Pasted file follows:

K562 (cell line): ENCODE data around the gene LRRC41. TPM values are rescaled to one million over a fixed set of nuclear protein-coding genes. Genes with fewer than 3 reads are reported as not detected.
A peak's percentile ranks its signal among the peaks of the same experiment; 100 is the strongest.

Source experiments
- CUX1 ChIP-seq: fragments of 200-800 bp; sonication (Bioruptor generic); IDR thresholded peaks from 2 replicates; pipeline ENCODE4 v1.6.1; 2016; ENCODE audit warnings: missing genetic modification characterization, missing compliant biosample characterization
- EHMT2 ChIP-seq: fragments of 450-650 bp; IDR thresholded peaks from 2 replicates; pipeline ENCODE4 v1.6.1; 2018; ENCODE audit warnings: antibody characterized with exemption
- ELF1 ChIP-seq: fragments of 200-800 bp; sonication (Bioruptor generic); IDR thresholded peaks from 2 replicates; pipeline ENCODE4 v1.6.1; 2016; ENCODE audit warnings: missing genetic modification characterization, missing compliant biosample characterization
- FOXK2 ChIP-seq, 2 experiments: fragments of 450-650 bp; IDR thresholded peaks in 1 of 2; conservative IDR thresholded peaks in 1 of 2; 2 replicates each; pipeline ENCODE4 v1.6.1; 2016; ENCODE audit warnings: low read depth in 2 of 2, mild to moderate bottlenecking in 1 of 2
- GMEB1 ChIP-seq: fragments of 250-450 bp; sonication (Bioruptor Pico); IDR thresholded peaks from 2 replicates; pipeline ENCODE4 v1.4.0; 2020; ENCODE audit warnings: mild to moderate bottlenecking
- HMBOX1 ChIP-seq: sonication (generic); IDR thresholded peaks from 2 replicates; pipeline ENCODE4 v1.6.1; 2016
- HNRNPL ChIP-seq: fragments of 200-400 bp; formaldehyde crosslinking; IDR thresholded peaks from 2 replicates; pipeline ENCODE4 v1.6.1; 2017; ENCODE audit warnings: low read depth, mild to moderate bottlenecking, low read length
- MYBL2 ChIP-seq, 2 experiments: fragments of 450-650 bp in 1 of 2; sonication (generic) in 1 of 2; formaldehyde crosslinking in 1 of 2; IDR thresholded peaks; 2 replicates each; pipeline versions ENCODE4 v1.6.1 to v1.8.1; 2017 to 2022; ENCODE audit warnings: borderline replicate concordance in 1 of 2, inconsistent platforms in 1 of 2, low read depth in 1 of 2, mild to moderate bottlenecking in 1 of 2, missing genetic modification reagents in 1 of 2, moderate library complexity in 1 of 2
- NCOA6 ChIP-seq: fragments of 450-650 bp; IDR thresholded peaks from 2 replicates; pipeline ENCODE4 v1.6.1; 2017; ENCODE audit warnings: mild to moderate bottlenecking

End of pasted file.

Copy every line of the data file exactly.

K562 (cell line): ENCODE data around the gene LRRC41. TPM values are rescaled to one million over a fixed set of nuclear protein-coding genes. Genes with fewer than 3 reads are reported as not detected.
A peak's percentile ranks its signal among the peaks of the same experiment; 100 is the strongest.

Source experiments
- CUX1 ChIP-seq: fragments of 200-800 bp; sonication (Bioruptor generic); IDR thresholded peaks from 2 replicates; pipeline ENCODE4 v1.6.1; 2016; ENCODE audit warnings: missing genetic modification characterization, missing compliant biosample characterization
- EHMT2 ChIP-seq: fragments of 450-650 bp; IDR thresholded peaks from 2 replicates; pipeline ENCODE4 v1.6.1; 2018; ENCODE audit warnings: antibody characterized with exemption
- ELF1 ChIP-seq: fragments of 200-800 bp; sonication (Bioruptor generic); IDR thresholded peaks from 2 replicates; pipeline ENCODE4 v1.6.1; 2016; ENCODE audit warnings: missing genetic modification characterization, missing compliant biosample characterization
- FOXK2 ChIP-seq, 2 experiments: fragments of 450-650 bp; IDR thresholded peaks in 1 of 2; conservative IDR thresholded peaks in 1 of 2; 2 replicates each; pipeline ENCODE4 v1.6.1; 2016; ENCODE audit warnings: low read depth in 2 of 2, mild to moderate bottlenecking in 1 of 2
- GMEB1 ChIP-seq: fragments of 250-450 bp; sonication (Bioruptor Pico); IDR thresholded peaks from 2 replicates; pipeline ENCODE4 v1.4.0; 2020; ENCODE audit warnings: mild to moderate bottlenecking
- HMBOX1 ChIP-seq: sonication (generic); IDR thresholded peaks from 2 replicates; pipeline ENCODE4 v1.6.1; 2016
- HNRNPL ChIP-seq: fragments of 200-400 bp; formaldehyde crosslinking; IDR thresholded peaks from 2 replicates; pipeline ENCODE4 v1.6.1; 2017; ENCODE audit warnings: low read depth, mild to moderate bottlenecking, low read length
- MYBL2 ChIP-seq, 2 experiments: fragments of 450-650 bp in 1 of 2; sonication (generic) in 1 of 2; formaldehyde crosslinking in 1 of 2; IDR thresholded peaks; 2 replicates each; pipeline versions ENCODE4 v1.6.1 to v1.8.1; 2017 to 2022; ENCODE audit warnings: borderline replicate concordance in 1 of 2, inconsistent platforms in 1 of 2, low read depth in 1 of 2, mild to moderate bottlenecking in 1 of 2, missing genetic modification reagents in 1 of 2, moderate library complexity in 1 of 2
- NCOA6 ChIP-seq: fragments of 450-650 bp; IDR thresholded peaks from 2 replicates; pipeline ENCODE4 v1.6.1; 2017; ENCODE audit warnings: mild to moderate bottlenecking